The process of writing The Baby in the Mirror made me think about this question in a different way. Intruding on Athena's privacy might be reasonable if there were serious literary and scientific work to be done, but could it be justified in the cause of pure entertainment? I want the book to entertain, of course (the same ambition holds for this blog, in which I draw on both children's experience), but I also hope that readers will learn from it. Or is an enjoyable book its own justification? Is this an ethical question or an aesthetic one?
One step that I have not been willing to take has been to submit to the more obvious designs of the television industry. I'm suspicious about the medium for a few reasons; above all, I suspect that any concerns for an educational outcome would likely get drowned out by the demands of primetime. After experiencing the tremendously sensitive way the Guardian and Sunday Herald handled our story, for example, I doubt that TV could similarly ensure our privacy and right to have a say in the portrayal. At least, that's the feeling I get from watching reality shows such as Child Of Our Time, in which the privacy of the families involved rarely seems anyone's top priority.
The growth of reality TV has put more ordinary kids onto our screens than ever before. This week I got an alert on this topic from Zero To Three, the not-for-profit US-based organisation concerned with children in the first three years of life. The statement relates to a new NBC programme called "Baby Borrowers", in which five teenage couples will each briefly 'adopt' someone else's baby as part of a social experiment in fast-tracking adolescents into adulthood. In Zero To Three's view, the programme "exploits very young children in the pursuit of entertainment".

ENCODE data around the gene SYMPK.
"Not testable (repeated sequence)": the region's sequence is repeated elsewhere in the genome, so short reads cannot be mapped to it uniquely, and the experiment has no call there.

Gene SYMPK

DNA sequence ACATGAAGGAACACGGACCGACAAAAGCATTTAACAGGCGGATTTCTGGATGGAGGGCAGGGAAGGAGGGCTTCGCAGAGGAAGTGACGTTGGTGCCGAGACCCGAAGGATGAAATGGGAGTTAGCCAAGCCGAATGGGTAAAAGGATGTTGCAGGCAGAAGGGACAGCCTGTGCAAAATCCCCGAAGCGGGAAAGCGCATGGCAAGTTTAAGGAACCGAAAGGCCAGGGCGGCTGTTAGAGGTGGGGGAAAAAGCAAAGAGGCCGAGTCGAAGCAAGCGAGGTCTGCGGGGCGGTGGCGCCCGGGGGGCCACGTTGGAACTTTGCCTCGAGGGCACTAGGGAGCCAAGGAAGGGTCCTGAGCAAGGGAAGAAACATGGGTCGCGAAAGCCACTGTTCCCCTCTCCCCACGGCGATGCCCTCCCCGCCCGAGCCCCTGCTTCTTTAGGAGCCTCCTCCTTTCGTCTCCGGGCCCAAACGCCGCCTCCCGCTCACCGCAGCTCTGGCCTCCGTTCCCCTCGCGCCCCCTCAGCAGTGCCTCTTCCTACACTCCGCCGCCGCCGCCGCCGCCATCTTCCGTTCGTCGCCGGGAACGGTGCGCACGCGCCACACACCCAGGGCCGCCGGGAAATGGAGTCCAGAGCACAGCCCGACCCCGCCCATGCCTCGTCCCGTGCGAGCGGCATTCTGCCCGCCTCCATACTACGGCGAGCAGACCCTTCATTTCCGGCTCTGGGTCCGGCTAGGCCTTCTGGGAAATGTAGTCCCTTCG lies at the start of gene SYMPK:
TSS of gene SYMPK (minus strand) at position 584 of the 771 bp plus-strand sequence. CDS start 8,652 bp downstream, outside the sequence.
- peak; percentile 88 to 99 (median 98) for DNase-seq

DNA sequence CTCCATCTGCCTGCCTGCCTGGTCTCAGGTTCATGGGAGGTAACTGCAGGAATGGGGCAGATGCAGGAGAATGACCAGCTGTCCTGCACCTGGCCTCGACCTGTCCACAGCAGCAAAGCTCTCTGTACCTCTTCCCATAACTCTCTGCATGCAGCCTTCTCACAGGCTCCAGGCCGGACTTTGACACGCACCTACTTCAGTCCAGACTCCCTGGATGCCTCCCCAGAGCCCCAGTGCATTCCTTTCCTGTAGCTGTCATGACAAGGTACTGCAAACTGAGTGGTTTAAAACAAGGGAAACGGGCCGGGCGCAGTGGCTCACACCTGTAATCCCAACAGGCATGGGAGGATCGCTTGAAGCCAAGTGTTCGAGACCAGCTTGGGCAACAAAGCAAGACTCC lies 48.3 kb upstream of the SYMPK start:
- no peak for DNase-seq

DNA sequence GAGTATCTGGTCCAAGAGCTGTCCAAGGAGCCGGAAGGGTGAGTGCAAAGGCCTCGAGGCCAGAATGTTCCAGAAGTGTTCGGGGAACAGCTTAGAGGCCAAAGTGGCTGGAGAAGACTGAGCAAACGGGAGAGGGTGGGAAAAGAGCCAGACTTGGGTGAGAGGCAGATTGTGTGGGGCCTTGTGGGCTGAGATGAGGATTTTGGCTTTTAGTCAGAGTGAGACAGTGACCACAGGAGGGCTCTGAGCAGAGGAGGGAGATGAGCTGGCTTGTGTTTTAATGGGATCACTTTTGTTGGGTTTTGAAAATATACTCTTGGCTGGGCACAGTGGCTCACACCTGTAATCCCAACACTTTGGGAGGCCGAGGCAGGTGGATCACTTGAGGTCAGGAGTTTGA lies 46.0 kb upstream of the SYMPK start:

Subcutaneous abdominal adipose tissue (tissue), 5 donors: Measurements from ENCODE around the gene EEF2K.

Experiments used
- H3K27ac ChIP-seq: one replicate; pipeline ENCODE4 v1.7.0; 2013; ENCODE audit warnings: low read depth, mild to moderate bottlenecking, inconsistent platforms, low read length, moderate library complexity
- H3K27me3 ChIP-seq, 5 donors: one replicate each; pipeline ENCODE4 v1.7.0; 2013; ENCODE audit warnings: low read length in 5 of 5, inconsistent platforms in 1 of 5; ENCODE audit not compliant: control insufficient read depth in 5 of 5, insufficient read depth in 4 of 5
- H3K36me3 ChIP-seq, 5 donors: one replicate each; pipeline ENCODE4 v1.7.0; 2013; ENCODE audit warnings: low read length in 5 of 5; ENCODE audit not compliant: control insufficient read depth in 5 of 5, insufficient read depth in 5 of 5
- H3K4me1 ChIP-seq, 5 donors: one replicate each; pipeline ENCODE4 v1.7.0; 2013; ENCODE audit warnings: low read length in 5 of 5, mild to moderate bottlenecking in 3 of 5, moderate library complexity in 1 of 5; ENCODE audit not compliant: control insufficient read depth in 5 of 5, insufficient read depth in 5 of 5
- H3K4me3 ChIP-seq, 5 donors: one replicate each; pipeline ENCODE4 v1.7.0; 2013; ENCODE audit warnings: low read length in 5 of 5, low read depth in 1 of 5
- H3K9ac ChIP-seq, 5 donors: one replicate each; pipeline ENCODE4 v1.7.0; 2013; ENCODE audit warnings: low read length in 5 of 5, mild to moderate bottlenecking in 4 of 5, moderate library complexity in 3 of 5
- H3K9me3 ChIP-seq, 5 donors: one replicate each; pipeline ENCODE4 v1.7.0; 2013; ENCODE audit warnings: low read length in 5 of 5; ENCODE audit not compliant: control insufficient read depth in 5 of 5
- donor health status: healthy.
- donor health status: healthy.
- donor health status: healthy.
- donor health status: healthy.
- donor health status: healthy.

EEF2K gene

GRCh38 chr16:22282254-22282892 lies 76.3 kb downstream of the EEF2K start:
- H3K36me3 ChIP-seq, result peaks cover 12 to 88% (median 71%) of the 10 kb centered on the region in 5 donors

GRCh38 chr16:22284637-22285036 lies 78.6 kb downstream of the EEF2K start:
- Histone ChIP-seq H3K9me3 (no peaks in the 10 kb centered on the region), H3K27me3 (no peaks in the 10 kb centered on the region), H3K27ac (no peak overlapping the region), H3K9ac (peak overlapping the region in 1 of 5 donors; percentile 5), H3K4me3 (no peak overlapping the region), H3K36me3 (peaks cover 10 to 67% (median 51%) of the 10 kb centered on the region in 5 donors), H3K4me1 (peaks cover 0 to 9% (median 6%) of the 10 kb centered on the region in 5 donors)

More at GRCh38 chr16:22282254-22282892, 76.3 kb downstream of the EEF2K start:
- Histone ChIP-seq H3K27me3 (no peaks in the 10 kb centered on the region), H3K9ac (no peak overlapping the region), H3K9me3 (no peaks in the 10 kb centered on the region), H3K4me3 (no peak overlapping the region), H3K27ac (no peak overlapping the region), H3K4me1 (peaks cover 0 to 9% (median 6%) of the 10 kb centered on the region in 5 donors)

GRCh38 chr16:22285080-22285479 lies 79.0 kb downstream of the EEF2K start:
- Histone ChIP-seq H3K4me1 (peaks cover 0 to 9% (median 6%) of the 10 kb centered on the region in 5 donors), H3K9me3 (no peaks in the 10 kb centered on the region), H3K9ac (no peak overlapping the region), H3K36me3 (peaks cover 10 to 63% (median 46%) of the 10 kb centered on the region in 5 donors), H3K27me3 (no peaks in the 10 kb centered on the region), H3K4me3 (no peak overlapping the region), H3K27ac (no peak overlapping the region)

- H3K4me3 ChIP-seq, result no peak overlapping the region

The exploitation charge is a serious one, and one that I might have to answer to as well. I can't get all superior about the ethical treatment of child participants when, to some people's minds, I might have gone too far myself in turning the camera onto Athena so closely. I am also uneasy about passing judgement on a TV series I have not watched for myself. But Zero To Three's alarm call shows that some people at least are putting the rights, privacy and needs of children above all other concerns, and backing up that respect for babies and toddlers with good science.
I was very touched by Paul Riddell's kind review in today's Scotsman. I hope there is a happy ending for him and his family as well.